Photography in the forest around the UK can be a really wet love affair. You are likely to get terrible photos if you go on a sunny day. You are likely to get incredibly dark photos if it is too rainy. You are likely to get completely soaked to the bone if you go and it begins to rain on you. So what is the deal with photos like this?
First and foremost, to be able to get a photo like this you need to keep a few things in mind. The forest is “busy” with things that distract the eye. If it is a sunny day, you will likely experience that the sky is overexposed when you are trying to expose for something in the forest. If you try to miss and accidentally expose for the sky, your shot will be incredibly dark and you may not be able to recover it.
Other things that cause a busy forest can simply be too much information. Lots of trees, shrubs and sticks have ruined many of my photos in the past. My eye can see through that stuff but my camera simply captures everything.
To help reduce these distractions here are a few simple tips that can make your ability to make the shot you want easier to obtain.
Tips and Tricks
Just remove the Sky from your photos if it is a bright day. Look for scenes, like the side of a hill or a valley that allows you to focus on the ground instead of the sky.
When in doubt make the scene you want to see. These two feathers were on the ground near this tree. I grabbed them and thought my wife might like to have these as a picture, but it was incredibly busy around where I was standing. So I propped them up on a tree and went for it! Not bad for a few minutes of work?
Plan your trip around the weather
I feel like I am addicted to weather applications on my phone I will put up a few links below to show the ones that I like. But usually what I do is I look for usually some of the warmer temperatures is in the morning after a night of rain which will create fog. Other times if you live in a place where there is constantly fog and you are a lucky person. If the weather is destined to be sunny and 70° every day just like in California, then try to either go out in the morning to catch the blue and gold and hours or similar Lee in the evening. Their applications for your phone will help you plan your outings.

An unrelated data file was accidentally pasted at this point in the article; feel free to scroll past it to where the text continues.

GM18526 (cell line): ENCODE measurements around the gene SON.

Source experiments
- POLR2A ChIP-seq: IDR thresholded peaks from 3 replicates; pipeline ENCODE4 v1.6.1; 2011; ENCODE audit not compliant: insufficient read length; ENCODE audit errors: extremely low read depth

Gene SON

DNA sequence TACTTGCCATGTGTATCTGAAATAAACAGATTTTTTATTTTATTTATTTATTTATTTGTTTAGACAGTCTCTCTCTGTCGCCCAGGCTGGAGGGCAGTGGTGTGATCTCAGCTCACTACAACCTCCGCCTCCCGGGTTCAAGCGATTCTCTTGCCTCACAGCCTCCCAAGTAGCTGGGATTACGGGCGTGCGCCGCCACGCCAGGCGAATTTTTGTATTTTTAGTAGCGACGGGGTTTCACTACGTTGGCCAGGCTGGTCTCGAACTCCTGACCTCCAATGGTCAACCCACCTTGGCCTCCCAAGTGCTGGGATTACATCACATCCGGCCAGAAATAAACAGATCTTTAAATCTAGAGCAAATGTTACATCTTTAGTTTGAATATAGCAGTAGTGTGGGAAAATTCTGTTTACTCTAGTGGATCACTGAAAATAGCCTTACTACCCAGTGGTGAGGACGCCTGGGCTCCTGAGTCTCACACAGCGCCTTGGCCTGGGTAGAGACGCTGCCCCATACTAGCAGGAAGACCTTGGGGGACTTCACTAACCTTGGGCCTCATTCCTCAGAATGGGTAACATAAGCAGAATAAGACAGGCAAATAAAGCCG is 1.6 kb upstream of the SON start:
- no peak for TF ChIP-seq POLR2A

Tone that green down!
I find that some of my cameras tend to focus on the green. When I am in Woodland areas and it is quite bright out I end up with a picture that is basically monochrome in green and white. Do you see what I will do is go and adjust the temperature of the entire image? If that doesn’t help then I’ll go into the color palettes and adjust accordingly usually what I’ll do is I’ll turn I’ll adjust the saturation and brightness so that the green ends up not being so overwhelming in the scene.
Plan your trip
When the weather is not good for making photography but it’s good for your comfort, grab a cheap point-and-shoot or your phone and go for a walk. Try to find scenes ahead of time so that when the weather is just right so you have a mental hit list of scenes to shoot. This is important because sometimes the weather is fleeting and the fog will go away on the rain will get heavy or the sun will come out and then you basically just have to go home.
Expose for the highlights to darken the distractions
If it is a sunny day try to look for really shady areas that have pockets of sunlight shining through. These pockets were allowed your camera to focus on the highlight of the scene and hopefully, there is an interesting subject within the highlight. This enables your camera to bring the rest of the image to Dirk and focus the image on the subject we made it. You’re a few examples of a very sunny day with high tree coverage but with the occasional pocket of sunlight shining through onto dandelions. I also used a wide aperture so that the rest of the background falls to blur and then you.
Recommended Apps for planning your Forest Photography sessions
I use Photopills mainly to plan for Golden Hours and Blue hours, but the app has so much more.
Clear Outside is an application that simply shows you the potential for rain and fog near you. It is a free app.
Hopefully, these tips and tricks will help you to be able to make better shots in the forest. Force photography can take a lot of dedication but just a little bit of planning ahead of time and being armed with the right information will help you create more keepers in the long run. If you’re interested in seeing more images please check out my Instagram profile. There I try to highlight my more interesting images that are necessarily the best ones that show technical proficiency and some knowledge about photography.